World Mythology in Bite-sized Chunks
Highlighting different cultures’ richly imaginative responses to the most basic questions about nature and mortality, this primer introduces the gods and goddesses, heroes and monsters of the world’s great storytelling traditions, from Australian and Maori tales to the Norse mythology of medieval Scandinavia.
When in Rome
Social Life in Ancient Rome
With hundreds of excerpts from contemporary sources, this survey of Roman social history features the words of elite male authors alongside evidence from correspondence, inscriptions, graffiti and curse tablets that record the voices of women, and those from lower classes. Organized thematically, the book covers topics including family life, food and medicine, but also deals with issues less often addressed in modern accounts of ancient Rome, such as domestic abuse, disability and female genital mutilation.
Norse Myths and Legends
Viking Tales of Gods and Heroes
The ancient tales of Norse mythology have recently been reaching new audiences through films and comics, but the original stories can be hard to disentangle from the medieval texts in which they are preserved. This selection of myths and legends is presented in more accessible retellings which incorporate commentary on the stories’ significance within the history, literature and world-view of the Vikings.
The History and Legends of Viking England
After a brief history of the ‘Viking Age’, which saw the movement of peoples from Scandinavia to the British Isles, Eleanor Parker turns to medieval chronicles and legends about the Vikings or ‘Danes’. Although the medieval narratives often portray the Scandinavians as raiders whose purpose was plunder and destruction, Parker’s close study of the stories reveals other motives – including participation in English politics and the need to settle – and she traces the positive Viking contribution to culture and identity in England.
The Silbury Treasure
The Great Goddess Rediscovered
Situated just south of Avebury, Silbury Hill in Wiltshire is Europe's tallest prehistoric structure; when this book was first published in 1976, recent archaeological investigations had suggested that the hill was not, as had previously been believed, a burial mound. Dames surveys the history of earlier digs at the hill, then uses comparative archaeological evidence, astronomy, ethnography, folklore, mathematics and place-name research to argue that the shape of the site represents the Neolithic Great Goddess.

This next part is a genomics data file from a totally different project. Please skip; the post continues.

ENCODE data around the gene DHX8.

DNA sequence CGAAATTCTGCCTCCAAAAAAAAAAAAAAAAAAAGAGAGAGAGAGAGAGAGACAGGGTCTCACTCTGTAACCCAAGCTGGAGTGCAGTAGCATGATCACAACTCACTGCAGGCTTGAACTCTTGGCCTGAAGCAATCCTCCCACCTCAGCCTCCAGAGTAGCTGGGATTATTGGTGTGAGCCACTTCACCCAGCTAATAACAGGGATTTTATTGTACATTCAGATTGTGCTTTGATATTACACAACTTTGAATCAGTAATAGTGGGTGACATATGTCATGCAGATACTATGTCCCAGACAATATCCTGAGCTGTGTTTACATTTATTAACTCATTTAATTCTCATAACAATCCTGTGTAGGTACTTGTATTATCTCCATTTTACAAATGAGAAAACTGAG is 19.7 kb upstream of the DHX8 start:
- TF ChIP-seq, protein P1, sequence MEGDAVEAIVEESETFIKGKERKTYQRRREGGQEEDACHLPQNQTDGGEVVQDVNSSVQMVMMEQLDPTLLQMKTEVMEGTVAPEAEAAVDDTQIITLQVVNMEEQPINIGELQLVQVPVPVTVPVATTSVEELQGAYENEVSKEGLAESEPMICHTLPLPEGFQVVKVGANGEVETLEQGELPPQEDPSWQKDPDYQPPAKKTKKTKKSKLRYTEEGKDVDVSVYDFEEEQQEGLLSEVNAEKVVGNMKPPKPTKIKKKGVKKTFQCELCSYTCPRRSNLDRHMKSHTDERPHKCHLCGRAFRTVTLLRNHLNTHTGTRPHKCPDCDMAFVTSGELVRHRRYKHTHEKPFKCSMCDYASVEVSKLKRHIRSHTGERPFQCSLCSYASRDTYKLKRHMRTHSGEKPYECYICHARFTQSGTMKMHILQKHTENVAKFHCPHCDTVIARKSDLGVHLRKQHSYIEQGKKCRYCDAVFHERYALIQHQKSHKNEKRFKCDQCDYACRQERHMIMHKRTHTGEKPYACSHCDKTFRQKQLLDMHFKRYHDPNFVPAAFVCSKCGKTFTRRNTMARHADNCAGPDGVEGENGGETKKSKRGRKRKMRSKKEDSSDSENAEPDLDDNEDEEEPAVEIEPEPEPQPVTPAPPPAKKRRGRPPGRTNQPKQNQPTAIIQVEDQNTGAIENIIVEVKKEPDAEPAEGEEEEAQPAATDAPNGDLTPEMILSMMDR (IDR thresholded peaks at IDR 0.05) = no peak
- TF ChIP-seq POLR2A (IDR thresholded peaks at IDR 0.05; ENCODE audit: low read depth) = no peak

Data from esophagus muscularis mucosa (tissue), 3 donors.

Precessional Time and the Evolution of Consciousness
How Stories Create the World
This spiritual guide explores how the profound power of stories has given our world meaning and made us human. Exploring how ancient myths, megalithic structures, the formation of language and prehistoric cave art are narratives shaped by sacred proportion, Richard Heath explains that stories enable us to identify the spiritual aspect within the material world and to participate in the evolution of human consciousness.
A Brief History of the Druids
The Druids have been perceived, and misunderstood, in many different ways – from the barbaric priests making human sacrifices the Romans described, to ancient exponents of 'New Age' philosophy. Peter Beresford Ellis sifts through archaeological, etymological and Greek and Roman written evidence to provide a fully researched account of the Druids, revealing them as the intellectual caste – the doctors, lawyers, ambassadors and advisors – of ancient Celtic society
Eleusinian Mysteries and Rites (1919)
The most famous of the secret religious rites of ancient Greece, the Eleusinian Mysteries were initiation ceremonies held every year for the cult of Demeter and Persephone at Eleusis, near Athens. Dudley Wright (1867–1948), who wrote widely on subjects such as vampires and Freemasonry, provides a concise account of the Eleusinian rituals, incantations, prayers and songs.
The Myth of Paganism
Nonnus, Dionysus and the World of Late Antiquity
Part of the Classical Literature and Society series, this study focuses on the role of the poet in the emerging Christian world of the fourth to sixth centuries CE and argues against the traditional view of a 'simple binary opposition' between pagans and Christians. Instead, Shorrock presents the Christian world of late antiquity as imbued with the Classical past, and demonstrates the complex ways in which Classical culture was embraced, integrated, rejected or ignored by poets of the period.